16 January 2009

Swaziland: Radio Powered By Children

Mbabane — People are calling Swaziland's first children's radio programme "Ses'khona", which literally means, "We're here", but in the SiSwati language it implies the arrival of a group that intends to stay and be heard.

Beginning in February, Swazi children will be able to tune in to hear their contemporaries report the news, entertain them and discuss issues that matter to pre-adult listeners.

"This is peer-to-peer communications in its purest form. We were looking to support meaningful child participation in programmes involving children," said Nonhlanhla Hleta-Nkambule, communications officer at the Swaziland office of the UN Children's Fund, UNICEF.

The programme is an outgrowth of "Super Buddies", a children's magazine launched in 2003 with UNICEF backing, which uses child actors in photo stories to address child welfare issues. Like the new radio programme, Super Buddies is written and, in some instances, photographed by children.

The magazine is the country's only publication aimed at children and has spawned a string of clubs where activities are carried out and discussions held on topics such as HIV/AIDS, teenage sex and pregnancy, peer pressure, bullying, education, abuse, family problems, friendship, poverty and love, which will also feature in the radio show.

"So far, we have 33 active school clubs nationwide and the demand for the clubs is growing. We felt there was a need to use another medium to reach these children," said Siphiwe Nkambule, National Coordinator of the clubs. "We are confident that through the forum of radio the children themselves will get an opportunity to discuss issues that affect them."

The show is to be broadcast on the government radio station, SBIS-2, and will feature four presenters, two producers and two technical directors, all aged 12 to 14.

We felt there was a need to use another medium to reach these children

Listeners will be able to suggest topics. "A child might write that a friend is thinking of committing suicide, so the reporters will find information on child suicides and get child welfare authorities, psychiatrists and others, as well as depressed children themselves, to contribute," said Nkambule.

Elizabeth Kgololo, communications director of Save the Children, an international NGO that works to improve the lives of children, along with a former broadcaster who now runs the government television service, has mentored the child producers and presenters.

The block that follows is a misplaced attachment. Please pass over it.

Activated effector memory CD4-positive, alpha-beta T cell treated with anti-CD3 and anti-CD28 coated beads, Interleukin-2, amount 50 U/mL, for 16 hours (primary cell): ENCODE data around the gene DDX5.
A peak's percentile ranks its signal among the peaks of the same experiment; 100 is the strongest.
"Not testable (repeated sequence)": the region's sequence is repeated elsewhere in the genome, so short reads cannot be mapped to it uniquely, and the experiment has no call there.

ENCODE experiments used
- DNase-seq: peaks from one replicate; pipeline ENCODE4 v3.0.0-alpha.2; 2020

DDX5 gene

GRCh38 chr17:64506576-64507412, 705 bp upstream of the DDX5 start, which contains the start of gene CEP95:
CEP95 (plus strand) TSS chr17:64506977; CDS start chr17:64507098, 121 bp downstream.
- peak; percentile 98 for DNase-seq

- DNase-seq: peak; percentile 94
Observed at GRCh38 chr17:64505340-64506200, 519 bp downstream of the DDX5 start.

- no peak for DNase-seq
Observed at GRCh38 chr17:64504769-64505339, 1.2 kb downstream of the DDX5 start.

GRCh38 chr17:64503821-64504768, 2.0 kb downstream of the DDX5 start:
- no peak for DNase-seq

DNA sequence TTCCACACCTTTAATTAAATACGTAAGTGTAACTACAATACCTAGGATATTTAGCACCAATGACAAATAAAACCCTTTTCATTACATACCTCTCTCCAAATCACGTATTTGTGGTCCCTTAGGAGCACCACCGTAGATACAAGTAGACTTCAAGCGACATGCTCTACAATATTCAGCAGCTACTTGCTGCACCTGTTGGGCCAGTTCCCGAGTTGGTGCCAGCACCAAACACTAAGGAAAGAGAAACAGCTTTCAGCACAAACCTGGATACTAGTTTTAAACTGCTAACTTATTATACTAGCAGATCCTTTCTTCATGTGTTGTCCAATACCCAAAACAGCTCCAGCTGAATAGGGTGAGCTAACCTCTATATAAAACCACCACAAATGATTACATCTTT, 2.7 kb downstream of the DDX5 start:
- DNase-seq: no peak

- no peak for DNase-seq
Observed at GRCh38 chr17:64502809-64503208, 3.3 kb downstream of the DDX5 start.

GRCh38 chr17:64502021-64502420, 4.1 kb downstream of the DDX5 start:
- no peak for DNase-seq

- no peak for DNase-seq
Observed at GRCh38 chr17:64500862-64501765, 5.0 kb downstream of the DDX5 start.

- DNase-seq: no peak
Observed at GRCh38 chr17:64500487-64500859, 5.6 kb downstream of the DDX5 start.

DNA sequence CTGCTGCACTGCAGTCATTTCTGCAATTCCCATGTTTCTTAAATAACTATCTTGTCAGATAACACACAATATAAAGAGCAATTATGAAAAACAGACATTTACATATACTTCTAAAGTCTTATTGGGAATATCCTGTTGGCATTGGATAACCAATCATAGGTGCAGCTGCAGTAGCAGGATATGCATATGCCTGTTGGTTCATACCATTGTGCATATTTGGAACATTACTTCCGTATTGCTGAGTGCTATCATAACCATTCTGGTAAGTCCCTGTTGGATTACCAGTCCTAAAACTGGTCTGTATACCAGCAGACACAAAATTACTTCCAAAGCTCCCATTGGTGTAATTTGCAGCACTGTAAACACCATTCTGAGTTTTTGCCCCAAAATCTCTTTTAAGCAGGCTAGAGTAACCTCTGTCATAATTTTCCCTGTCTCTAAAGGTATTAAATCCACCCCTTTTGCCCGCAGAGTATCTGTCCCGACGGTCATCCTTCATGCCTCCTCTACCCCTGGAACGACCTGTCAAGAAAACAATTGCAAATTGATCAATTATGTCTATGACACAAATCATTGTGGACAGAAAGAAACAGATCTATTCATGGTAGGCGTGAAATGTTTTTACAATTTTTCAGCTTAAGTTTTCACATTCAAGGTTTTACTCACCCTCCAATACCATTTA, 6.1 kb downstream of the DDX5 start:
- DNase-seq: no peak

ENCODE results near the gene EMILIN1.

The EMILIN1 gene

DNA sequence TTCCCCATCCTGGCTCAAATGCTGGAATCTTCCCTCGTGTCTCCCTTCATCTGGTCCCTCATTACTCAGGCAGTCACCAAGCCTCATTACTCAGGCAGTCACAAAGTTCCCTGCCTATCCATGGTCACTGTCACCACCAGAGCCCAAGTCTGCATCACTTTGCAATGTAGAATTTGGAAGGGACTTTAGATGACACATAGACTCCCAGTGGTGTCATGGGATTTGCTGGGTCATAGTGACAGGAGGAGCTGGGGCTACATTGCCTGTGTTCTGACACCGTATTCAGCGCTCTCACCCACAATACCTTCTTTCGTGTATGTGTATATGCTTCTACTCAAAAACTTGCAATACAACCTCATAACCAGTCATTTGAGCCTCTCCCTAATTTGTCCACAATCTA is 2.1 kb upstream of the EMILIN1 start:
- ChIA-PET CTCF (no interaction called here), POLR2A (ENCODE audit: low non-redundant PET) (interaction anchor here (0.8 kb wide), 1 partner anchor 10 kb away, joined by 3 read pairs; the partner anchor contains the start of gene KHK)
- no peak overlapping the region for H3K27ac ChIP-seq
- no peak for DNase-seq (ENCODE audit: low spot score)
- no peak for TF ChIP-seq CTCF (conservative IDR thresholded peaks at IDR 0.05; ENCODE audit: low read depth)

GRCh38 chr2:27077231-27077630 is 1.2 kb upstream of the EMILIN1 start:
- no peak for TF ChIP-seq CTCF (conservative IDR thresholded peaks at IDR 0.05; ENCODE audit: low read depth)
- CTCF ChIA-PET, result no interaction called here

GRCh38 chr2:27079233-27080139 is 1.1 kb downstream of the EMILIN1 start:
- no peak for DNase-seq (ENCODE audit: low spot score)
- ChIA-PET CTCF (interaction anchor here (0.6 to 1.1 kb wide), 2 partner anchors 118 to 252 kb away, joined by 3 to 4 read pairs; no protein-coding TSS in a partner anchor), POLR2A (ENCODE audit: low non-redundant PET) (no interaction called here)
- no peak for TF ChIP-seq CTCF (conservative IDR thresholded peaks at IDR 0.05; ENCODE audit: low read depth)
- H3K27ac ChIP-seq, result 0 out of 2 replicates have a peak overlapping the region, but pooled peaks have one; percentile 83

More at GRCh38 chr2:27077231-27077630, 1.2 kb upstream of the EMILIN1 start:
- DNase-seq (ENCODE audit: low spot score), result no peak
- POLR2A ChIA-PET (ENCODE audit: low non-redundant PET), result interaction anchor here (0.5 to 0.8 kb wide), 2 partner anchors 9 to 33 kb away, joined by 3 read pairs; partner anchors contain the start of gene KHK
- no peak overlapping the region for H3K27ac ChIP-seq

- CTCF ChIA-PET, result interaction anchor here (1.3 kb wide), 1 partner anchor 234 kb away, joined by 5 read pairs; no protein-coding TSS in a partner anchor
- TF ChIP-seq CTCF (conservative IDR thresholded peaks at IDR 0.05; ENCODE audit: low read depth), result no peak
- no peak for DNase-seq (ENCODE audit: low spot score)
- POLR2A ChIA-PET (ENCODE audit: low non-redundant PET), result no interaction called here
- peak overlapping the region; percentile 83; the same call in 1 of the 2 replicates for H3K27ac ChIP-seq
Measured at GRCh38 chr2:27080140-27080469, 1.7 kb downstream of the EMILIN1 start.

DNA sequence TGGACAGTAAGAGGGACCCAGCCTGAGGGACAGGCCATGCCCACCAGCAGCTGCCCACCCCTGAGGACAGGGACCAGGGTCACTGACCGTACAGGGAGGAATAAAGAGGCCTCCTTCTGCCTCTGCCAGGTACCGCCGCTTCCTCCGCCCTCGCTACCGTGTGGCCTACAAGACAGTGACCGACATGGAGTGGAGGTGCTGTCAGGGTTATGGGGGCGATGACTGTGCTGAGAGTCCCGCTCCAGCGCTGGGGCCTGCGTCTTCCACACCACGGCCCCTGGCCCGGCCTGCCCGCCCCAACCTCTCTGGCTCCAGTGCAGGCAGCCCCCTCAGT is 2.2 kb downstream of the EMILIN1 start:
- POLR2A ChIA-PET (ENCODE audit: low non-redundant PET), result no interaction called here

"The children are extremely brilliant. It is amazing how they get behind the microphone and articulate peer issues. We've taken sample shows around to play at primary and secondary schools, and the students' feedback has been so positive. They find the topics relevant, and they are excited that the show's direction comes from children themselves," Kgololo told IRIN.

Finding youthful talent

The search for on-air and producing talent found children with broadcasting ability from all backgrounds. "We held auditions. Some [children] are from very poor neighbourhoods, like Msunduza [an impoverished township in the hills above Mbabane, the capital]," said Kgololo.

Technical training followed, impressing radio veterans like former government spokesman Percy Simelane, who now runs the national radio service. "Children's voices in our communities are muted, and there are limited avenues for them to express their aspirations," he said.

"There is a need to open platforms where they will not only talk to one another, but also articulate issues that affect them and influence policy, with special attention to ensuring that their voices are equally heard."

As much as 90 percent of Swaziland's population of 960,000 are regular radio listeners, and 200,000 children are expected to tune into "Ses'khona" each Saturday at two in the afternoon.

"A very high percentage of our youth and children rely on radio for information. There is a need to improve radio programming in both the SiSwati and English channels," said Simelane.

The first programme will be broadcast in SiSwati, and interviews with English speakers will be translated.

[ This report does not necessarily reflect the views of the United Nations ]

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